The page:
The less-than-great news first: Tristan continues to be slightly off, in slightly weird ways, all still (seemingly) connected to that left front. He’s on the list for the lameness vet for next week, and he’s getting regular in-barn evaluations in the meantime.
That left open the question of what to do with my standing Friday lesson spot; for a few weeks, that was changed over into a deep grooming session. I have a requirement to use one “service” each week as part of my board, so why not?
Two weeks ago, though, the barn manager (who serves as trainer while the main trainer is in Florida) texted me and asked if I wanted to ride Crumble in my lesson, to which my reply was a hugely enthusiastic YES.
For those who aren’t familiar with Crumble, or more officially Abercrombie, he belongs to fellow blogger Emilie, who is our barn’s main trainer’s barn manger and assistant trainer. Crumble stays in Vermont with us during the winter, teaching lessons and being adorable. (For those who didn’t know we share a barn, surprise! I try to keep my blog fairly narrowly focused on my own journey as a rider and horse owner and part of that means not sharing too much about others at my barn, partly for privacy concerns and partly because it doesn’t feel fair to me to put people on the internet.)
Crumble is many things that Tristan is not: smaller, for one, but also a different breed (Haflinger) and build (much more solid), and, of course, much, much, MUCH better trained. (They are similar in other ways, though; both have clear and distinct personalities, both are very easy to handle, and both are generally cheerful around people.)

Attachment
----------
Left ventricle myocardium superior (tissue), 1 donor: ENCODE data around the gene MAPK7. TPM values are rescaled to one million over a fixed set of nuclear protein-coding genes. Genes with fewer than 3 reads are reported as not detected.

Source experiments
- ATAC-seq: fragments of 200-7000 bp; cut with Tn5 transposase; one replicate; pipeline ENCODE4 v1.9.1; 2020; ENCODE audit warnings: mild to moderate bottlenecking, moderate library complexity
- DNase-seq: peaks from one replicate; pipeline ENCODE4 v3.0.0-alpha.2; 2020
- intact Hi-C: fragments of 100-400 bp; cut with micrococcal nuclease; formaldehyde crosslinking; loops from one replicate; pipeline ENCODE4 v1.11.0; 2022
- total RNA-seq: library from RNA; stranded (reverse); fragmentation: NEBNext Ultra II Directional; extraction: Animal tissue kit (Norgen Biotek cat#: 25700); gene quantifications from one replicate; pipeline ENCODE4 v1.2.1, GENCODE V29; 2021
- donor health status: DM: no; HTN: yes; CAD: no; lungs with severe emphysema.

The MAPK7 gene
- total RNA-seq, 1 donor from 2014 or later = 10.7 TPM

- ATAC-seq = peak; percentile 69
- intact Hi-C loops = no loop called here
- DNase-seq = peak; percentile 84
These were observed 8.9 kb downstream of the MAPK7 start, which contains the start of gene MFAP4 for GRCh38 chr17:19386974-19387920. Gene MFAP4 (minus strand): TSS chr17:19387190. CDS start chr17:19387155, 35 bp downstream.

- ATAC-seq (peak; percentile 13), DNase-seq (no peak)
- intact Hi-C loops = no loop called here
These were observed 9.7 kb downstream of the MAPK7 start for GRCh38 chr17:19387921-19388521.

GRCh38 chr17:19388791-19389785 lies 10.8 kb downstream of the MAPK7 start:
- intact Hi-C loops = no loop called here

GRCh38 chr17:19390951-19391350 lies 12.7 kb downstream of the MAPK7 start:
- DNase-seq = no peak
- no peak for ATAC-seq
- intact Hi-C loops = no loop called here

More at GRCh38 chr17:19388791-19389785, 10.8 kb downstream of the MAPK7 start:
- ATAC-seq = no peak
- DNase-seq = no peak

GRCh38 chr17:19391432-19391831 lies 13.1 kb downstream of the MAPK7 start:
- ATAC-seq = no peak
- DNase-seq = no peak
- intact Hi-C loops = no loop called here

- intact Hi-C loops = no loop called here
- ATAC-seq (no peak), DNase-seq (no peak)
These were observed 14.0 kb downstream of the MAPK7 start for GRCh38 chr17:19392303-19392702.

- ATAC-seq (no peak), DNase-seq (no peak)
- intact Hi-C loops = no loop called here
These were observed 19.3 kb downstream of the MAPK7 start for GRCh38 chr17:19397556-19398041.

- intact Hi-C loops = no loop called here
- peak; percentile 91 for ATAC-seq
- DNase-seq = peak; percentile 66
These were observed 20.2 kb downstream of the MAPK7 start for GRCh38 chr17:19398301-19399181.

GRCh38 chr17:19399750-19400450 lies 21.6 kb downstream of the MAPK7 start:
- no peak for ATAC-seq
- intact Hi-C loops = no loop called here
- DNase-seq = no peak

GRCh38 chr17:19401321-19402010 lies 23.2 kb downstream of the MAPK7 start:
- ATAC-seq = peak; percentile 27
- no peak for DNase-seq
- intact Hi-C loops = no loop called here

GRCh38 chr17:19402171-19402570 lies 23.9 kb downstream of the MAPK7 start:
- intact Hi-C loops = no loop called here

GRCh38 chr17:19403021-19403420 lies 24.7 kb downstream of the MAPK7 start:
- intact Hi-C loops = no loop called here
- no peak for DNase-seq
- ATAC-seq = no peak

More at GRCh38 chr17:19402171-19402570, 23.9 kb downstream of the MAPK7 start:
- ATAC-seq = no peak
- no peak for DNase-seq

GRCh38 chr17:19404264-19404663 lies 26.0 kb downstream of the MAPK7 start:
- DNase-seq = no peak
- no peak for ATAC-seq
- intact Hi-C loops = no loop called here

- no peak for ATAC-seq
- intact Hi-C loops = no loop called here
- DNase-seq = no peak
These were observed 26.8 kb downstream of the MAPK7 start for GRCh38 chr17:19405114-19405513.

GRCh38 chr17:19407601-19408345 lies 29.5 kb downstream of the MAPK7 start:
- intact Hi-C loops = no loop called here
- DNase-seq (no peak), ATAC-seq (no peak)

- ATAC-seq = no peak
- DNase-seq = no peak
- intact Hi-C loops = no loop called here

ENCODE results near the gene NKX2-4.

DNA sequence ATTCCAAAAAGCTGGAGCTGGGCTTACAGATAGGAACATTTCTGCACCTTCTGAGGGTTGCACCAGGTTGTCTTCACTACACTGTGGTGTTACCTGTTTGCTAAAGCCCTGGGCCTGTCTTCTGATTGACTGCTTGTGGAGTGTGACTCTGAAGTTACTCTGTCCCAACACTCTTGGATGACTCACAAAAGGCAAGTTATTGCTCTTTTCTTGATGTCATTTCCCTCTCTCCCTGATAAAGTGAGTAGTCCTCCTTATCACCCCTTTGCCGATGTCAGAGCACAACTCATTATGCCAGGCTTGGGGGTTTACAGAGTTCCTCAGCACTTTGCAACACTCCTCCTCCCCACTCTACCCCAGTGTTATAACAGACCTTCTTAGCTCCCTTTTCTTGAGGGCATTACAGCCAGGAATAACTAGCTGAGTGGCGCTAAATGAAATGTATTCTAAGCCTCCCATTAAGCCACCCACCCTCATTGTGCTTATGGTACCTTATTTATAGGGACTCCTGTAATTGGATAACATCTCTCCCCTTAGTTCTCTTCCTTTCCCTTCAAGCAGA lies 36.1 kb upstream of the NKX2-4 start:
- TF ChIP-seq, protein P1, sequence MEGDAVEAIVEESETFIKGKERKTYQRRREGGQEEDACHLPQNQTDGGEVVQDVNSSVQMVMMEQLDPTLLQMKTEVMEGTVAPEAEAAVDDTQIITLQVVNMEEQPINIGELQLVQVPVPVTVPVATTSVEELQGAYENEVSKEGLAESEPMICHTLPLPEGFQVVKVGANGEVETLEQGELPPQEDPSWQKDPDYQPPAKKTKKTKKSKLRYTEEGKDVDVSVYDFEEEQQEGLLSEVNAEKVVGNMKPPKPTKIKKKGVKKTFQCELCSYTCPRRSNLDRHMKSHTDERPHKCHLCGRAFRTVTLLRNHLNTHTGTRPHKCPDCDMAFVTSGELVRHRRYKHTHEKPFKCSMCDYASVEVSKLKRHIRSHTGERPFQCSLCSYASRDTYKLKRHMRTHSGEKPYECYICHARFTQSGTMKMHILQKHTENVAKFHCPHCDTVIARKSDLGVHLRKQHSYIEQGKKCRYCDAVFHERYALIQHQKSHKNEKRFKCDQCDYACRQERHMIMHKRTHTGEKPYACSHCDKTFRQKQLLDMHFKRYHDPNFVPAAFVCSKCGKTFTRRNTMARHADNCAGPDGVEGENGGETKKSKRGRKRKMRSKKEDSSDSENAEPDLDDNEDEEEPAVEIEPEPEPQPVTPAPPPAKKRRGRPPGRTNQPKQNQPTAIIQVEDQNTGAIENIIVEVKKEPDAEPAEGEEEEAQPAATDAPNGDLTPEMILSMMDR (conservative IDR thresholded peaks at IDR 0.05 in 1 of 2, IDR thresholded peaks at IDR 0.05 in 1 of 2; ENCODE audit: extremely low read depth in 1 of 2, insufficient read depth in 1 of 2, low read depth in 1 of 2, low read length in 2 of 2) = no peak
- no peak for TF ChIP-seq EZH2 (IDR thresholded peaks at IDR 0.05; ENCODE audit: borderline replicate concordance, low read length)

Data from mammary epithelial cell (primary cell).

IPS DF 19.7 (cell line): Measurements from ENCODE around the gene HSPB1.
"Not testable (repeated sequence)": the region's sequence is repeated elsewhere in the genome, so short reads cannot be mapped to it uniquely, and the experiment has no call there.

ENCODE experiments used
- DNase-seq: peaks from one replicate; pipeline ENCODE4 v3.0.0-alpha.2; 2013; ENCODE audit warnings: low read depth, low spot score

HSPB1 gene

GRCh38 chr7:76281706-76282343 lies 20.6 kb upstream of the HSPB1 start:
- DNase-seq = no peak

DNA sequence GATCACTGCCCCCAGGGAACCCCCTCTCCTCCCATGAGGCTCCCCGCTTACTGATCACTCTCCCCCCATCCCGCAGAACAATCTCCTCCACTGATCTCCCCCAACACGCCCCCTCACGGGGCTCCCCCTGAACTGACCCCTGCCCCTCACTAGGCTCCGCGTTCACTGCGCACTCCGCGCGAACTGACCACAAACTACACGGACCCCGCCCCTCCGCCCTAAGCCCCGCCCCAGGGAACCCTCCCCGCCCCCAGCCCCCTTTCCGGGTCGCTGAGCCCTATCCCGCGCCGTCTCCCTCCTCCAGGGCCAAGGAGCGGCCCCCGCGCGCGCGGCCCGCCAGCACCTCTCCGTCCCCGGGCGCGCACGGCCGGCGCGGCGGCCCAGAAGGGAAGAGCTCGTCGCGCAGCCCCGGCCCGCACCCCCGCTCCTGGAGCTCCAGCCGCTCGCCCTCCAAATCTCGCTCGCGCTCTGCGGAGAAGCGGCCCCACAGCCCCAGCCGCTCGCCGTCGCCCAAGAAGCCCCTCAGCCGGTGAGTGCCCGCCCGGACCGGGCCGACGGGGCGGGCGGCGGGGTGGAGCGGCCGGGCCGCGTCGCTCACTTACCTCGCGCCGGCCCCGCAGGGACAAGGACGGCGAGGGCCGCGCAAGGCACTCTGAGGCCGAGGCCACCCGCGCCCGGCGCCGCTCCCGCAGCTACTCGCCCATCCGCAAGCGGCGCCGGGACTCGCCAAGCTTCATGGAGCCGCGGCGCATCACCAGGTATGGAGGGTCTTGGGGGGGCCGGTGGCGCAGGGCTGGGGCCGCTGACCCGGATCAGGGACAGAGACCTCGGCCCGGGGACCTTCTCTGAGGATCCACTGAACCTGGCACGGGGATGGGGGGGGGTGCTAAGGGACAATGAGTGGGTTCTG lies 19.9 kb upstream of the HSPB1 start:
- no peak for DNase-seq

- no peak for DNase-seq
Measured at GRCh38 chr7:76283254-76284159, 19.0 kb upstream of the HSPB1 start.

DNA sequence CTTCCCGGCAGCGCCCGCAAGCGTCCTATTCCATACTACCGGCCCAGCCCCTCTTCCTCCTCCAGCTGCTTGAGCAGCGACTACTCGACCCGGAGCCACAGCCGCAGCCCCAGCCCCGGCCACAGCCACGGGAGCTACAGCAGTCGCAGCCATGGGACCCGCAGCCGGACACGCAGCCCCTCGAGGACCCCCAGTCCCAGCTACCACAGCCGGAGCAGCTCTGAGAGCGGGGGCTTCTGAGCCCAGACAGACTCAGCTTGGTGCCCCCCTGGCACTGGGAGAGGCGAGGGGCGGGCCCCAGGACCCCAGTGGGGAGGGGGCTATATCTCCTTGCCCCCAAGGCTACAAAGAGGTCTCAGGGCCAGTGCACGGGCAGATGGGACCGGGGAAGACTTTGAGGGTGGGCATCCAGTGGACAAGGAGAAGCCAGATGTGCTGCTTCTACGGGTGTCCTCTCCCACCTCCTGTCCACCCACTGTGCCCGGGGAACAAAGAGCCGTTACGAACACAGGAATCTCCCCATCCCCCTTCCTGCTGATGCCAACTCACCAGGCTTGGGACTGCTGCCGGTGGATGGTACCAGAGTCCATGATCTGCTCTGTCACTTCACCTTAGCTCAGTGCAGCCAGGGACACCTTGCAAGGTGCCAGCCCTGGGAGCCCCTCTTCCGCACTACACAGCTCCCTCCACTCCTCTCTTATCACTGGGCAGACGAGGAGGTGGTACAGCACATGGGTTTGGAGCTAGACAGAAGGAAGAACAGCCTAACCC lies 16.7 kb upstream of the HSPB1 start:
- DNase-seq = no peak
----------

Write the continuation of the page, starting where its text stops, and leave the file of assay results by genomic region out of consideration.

I’m still chewing over lots of the things that I’ve learned after just two rides, but my chief takeaway is this: it feels really, really good to know that I can be good at riding horses. I generally think of myself as a mediocre-to-poor rider; there are some things I can do (sit a buck and grit through, mainly) and so many things that I cannot, especially not with any finesse.
You can imagine it was revelatory and quite nice to sit on Crumble and get ready to struggle and…not. Oh, I don’t mean for a second that I magically became a brilliant rider, but all of a sudden having a willing and educated dance partner felt…amazing. I could ask for things, and get them, and learn that I did know how to ask for them. I could use my seat and learn that I DO have a mobile and communicative seat. I could rely on him to keep a gait and then experiment within that gait, and have a conversation of which one side wasn’t entirely fuck you, no. I don’t want to flatter myself too much, but the barn manager said a few times that she was struck by how well he was going even in my first ride and that usually people take longer to figure him out. We clicked quite nicely, and I have really, really enjoyed him.
It’s also incredibly useful to be able to quickly pinpoint things that are either bad habits from Tristan (inside leg in the canter, I’m looking at you) or simply personal weaknesses that show up obviously in both horses (left hip flexor, you suck).
I don’t know how long this will last – obviously I want my own horse to be sound again! – but I am enjoying the hell out of it in the meantime.